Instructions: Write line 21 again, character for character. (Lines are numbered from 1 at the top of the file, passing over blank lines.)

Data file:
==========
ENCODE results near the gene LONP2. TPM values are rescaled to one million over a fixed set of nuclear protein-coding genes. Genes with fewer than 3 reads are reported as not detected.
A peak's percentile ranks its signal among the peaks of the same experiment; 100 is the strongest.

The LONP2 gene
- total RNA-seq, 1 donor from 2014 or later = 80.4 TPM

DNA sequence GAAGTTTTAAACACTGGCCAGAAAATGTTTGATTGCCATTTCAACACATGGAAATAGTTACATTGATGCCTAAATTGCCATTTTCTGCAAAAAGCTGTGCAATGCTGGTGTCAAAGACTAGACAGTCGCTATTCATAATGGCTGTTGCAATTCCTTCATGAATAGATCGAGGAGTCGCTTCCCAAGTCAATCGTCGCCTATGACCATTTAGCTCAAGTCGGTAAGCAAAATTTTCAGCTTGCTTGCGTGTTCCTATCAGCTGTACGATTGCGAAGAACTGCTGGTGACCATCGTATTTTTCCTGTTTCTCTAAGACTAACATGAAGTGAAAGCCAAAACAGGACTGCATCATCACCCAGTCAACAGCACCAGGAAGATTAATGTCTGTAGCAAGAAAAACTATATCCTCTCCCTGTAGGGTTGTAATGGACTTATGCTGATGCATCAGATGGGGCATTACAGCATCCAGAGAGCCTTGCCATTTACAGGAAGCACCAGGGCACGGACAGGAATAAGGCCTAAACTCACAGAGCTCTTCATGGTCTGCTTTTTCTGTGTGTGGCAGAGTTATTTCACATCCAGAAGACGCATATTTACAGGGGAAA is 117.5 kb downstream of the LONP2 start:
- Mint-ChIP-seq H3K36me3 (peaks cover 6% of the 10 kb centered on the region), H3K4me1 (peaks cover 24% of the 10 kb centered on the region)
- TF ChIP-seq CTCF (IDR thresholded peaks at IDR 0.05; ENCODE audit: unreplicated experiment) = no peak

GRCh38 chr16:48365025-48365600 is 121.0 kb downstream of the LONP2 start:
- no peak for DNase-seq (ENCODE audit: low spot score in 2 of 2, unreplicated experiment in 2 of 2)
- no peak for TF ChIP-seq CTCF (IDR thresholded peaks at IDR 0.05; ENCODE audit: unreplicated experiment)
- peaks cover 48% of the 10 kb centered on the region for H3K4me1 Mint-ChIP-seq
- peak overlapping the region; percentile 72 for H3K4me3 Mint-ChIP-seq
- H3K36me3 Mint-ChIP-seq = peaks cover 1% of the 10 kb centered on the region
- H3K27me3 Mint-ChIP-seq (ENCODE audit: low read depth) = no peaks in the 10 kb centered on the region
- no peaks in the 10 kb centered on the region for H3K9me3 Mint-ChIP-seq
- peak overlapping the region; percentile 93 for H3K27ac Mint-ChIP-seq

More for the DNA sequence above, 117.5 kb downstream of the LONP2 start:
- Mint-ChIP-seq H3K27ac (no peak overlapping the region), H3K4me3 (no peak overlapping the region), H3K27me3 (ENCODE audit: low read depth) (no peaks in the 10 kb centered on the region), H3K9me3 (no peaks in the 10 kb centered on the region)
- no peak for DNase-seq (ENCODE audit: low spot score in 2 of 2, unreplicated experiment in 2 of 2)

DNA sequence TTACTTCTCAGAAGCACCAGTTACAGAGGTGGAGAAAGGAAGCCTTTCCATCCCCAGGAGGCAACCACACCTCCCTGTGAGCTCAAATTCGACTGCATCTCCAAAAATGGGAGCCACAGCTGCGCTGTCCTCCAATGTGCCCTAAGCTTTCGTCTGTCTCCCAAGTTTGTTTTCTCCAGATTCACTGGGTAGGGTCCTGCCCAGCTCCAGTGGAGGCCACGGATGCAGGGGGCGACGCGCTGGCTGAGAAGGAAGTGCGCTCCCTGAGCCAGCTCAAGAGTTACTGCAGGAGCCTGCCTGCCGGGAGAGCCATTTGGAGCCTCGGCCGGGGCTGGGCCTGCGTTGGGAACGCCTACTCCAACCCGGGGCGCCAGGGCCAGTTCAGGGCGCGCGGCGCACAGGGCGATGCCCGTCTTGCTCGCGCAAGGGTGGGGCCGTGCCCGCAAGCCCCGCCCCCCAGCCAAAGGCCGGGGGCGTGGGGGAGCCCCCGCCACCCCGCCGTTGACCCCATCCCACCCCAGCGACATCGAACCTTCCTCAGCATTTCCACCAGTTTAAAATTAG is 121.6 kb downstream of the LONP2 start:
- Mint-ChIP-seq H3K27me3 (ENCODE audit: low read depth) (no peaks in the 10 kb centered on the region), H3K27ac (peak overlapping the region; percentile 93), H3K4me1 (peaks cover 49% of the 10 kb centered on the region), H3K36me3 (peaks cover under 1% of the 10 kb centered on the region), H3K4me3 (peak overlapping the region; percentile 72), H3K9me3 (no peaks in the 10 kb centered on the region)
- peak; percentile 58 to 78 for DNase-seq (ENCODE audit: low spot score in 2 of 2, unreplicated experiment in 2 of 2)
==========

- Mint-ChIP-seq H3K27me3 (ENCODE audit: low read depth) (no peaks in the 10 kb centered on the region), H3K27ac (peak overlapping the region; percentile 93), H3K4me1 (peaks cover 49% of the 10 kb centered on the region), H3K36me3 (peaks cover under 1% of the 10 kb centered on the region), H3K4me3 (peak overlapping the region; percentile 72), H3K9me3 (no peaks in the 10 kb centered on the region)